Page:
The subtopic has definitely made me think on how to tackle the venting in a constructive way and your tip is a good one. You have a point with the friend zone, I often in such situations revert to being the listening ear, as i am with my friends. But how i behave with my good friends who sometimes need my support shouldn’t be the same as when i am on a date! What makes it difficult is that in such a situation I find the negativity a turn off and a first date who wants to talk about his ‘positive addiction’ (ie his ex) isn’t especially exciting or sexy! But as Evan and others have pointed out on this site, you can’t change the other, but you can change your own behaviour.

        1. Ross

          Maybe try being more proactive and do more talking yourself? I think a lot of people find it awkward when there is some silence and they will try to fill it up in whatever way they can even if it is a negative way.
          Also, if you detect a flow of negativity before meeting (while talking over the phone) then I would simply say it very honestly that you are are into positive people and wish them the best. If they are so negative, it must come out over the phone (voice, not texts) too and there you can avoid the drag of a face to face date.

        2. Adrian

          Hi Malika,

          If a person is venting negativity towards you on a first date then tell them. If they make attempts to change then that is a good sign, if they don’t or if they are offended then you now see what you need to see to decide that their will NOT be a follow up date.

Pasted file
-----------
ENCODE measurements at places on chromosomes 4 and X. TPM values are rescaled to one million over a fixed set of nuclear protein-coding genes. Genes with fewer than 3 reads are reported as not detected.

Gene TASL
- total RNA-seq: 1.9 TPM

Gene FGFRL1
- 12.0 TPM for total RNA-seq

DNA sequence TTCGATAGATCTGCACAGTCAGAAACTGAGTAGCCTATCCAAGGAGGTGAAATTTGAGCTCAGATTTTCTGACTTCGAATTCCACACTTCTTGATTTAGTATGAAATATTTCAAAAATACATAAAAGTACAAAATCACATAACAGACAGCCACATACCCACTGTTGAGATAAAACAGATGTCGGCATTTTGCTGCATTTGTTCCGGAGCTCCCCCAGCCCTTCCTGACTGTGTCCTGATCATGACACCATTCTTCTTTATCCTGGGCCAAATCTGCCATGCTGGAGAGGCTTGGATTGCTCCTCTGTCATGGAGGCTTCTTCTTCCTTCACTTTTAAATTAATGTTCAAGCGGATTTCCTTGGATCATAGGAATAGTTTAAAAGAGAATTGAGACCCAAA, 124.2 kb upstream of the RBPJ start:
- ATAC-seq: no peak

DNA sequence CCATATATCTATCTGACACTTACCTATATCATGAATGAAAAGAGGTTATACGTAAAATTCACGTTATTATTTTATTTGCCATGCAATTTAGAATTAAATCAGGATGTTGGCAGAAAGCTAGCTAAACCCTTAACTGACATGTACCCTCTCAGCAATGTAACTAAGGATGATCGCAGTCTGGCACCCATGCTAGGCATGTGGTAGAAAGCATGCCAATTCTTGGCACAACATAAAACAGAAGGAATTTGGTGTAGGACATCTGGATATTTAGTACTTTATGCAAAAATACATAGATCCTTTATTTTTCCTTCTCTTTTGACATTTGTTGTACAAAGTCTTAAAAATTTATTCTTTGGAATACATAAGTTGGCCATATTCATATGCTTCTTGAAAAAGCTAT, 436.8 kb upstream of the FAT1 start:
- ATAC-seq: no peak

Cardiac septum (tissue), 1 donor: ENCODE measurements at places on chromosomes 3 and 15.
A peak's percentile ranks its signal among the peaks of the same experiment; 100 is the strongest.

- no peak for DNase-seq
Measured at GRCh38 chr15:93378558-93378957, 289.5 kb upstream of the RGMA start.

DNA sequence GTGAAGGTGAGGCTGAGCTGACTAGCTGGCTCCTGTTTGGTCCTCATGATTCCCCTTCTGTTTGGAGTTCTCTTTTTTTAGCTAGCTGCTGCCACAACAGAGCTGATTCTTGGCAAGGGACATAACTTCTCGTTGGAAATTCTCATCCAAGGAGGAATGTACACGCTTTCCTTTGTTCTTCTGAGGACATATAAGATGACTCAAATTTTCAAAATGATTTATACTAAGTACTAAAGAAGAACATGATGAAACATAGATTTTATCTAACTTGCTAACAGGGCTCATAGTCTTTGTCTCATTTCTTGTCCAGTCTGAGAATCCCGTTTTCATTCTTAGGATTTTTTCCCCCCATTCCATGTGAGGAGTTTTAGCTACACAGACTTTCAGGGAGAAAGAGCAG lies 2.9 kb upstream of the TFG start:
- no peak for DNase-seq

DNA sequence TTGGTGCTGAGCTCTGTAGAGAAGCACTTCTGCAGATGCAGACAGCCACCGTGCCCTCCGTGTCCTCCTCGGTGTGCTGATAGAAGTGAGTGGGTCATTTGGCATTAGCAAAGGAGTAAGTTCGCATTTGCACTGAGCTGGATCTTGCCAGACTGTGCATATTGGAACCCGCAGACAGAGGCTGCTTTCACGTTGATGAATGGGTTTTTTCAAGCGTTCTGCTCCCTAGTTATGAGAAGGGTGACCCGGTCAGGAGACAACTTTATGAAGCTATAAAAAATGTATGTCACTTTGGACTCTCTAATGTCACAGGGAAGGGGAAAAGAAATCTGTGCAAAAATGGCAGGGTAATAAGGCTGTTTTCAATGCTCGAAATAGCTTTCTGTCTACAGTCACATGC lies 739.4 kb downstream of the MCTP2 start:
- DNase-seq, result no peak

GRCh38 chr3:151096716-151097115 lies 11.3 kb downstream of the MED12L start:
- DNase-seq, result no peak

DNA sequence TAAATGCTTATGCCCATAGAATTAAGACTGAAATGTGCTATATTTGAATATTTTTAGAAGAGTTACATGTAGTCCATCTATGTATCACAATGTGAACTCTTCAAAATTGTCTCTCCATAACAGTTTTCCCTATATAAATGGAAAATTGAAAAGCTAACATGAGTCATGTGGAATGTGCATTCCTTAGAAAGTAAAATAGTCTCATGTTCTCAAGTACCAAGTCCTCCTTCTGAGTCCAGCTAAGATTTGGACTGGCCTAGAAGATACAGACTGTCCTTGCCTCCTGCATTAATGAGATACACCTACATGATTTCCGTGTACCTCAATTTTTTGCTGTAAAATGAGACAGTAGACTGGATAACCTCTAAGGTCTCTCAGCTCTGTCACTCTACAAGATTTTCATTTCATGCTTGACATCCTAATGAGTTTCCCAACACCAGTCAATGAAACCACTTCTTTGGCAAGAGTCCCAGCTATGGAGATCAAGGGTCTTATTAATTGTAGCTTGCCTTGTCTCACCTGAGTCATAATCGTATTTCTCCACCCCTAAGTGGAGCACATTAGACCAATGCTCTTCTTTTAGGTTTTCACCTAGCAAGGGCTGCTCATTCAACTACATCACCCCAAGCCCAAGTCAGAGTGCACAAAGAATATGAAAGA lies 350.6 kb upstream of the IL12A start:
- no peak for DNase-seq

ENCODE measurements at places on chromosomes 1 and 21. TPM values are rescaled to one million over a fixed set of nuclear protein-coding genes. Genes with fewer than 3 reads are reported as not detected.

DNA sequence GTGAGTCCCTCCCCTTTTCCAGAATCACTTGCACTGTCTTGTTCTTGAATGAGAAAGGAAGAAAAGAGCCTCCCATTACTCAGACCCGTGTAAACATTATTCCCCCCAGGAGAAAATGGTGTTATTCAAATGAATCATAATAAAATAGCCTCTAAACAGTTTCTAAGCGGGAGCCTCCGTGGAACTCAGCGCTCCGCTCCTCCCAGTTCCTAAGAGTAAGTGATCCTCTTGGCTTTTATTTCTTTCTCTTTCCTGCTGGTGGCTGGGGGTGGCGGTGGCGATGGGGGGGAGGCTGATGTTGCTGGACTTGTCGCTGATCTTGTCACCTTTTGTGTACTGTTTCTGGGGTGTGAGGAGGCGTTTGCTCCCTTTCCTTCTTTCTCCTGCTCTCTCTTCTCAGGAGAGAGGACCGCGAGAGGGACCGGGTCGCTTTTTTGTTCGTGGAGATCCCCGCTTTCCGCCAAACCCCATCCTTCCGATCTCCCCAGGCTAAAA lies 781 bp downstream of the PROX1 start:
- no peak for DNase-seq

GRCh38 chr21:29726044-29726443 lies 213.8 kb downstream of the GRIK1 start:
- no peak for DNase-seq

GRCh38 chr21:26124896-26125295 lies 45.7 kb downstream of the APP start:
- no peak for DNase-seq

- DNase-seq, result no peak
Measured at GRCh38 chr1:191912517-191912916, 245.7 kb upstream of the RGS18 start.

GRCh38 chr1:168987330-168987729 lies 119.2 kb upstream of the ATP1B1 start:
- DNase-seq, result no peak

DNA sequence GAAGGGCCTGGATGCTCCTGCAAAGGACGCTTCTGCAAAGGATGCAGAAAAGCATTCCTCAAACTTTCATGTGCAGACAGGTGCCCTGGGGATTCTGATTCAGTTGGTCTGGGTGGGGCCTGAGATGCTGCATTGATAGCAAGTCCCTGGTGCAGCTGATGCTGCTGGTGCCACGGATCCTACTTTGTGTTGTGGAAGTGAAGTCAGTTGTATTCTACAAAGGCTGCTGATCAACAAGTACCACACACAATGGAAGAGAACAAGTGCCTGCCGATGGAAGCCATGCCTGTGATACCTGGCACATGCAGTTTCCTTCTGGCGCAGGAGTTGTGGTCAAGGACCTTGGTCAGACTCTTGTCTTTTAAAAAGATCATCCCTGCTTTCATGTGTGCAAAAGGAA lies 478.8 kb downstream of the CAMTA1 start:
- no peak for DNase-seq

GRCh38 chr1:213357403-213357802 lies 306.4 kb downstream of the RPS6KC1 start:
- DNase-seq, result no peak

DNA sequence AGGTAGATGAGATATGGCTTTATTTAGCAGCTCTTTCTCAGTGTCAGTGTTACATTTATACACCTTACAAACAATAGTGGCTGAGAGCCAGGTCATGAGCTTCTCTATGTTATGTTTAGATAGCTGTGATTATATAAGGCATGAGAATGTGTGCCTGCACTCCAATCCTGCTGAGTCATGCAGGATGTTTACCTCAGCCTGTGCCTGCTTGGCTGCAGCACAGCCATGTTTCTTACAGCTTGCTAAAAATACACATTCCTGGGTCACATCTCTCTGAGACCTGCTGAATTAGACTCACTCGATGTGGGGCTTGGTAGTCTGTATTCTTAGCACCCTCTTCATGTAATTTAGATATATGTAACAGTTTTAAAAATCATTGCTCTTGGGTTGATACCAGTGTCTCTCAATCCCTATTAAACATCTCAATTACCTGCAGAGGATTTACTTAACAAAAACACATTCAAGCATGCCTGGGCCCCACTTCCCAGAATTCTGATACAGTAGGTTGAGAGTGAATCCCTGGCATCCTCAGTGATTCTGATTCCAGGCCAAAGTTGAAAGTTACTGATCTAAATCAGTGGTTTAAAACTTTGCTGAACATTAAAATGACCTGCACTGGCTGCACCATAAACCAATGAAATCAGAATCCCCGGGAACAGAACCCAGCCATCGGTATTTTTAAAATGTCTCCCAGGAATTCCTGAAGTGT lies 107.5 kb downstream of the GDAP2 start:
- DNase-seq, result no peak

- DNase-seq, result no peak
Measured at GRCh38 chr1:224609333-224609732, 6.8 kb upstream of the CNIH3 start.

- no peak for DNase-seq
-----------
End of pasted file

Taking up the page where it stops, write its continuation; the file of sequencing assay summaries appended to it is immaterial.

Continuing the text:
…   …   …

          As I get older I am learning that we as humans place such a huge importance on avoiding such titles as being selfish, but I am now starting to realize that some selfishness is good.

          When it comes to situations like the one you described in dating be selfish and put yourself first. Don’t try to intentionally put yourself in a negative atmosphere for a man you barely know.

          That is a sign of low self-esteem and low self-worth. Just because you are being kind to someone doesn’t mean you have a healthy self-esteem or that you love yourself; it simply just means that you are kind.

          Malika love yourself more and leave these guys (tell them why) but leave them. If a person isn’t trying to impress you and focus on you during the courting stages then how do you think they will treat you once you start dating?

      2. 1.1.2
        Adrian

        Hi Ross,

        Isn’t your advice to Marika a contradiction?

        If a man is friend-zoning a woman that means that any attempts by her to flirt will be futile.

        But I do like what you said in theory, I never considered it but what you say makes sense. When a person isn’t trying to put their best foot forward to impress you on the first few dates it is a sign that they are not really that into you.

        1. Ross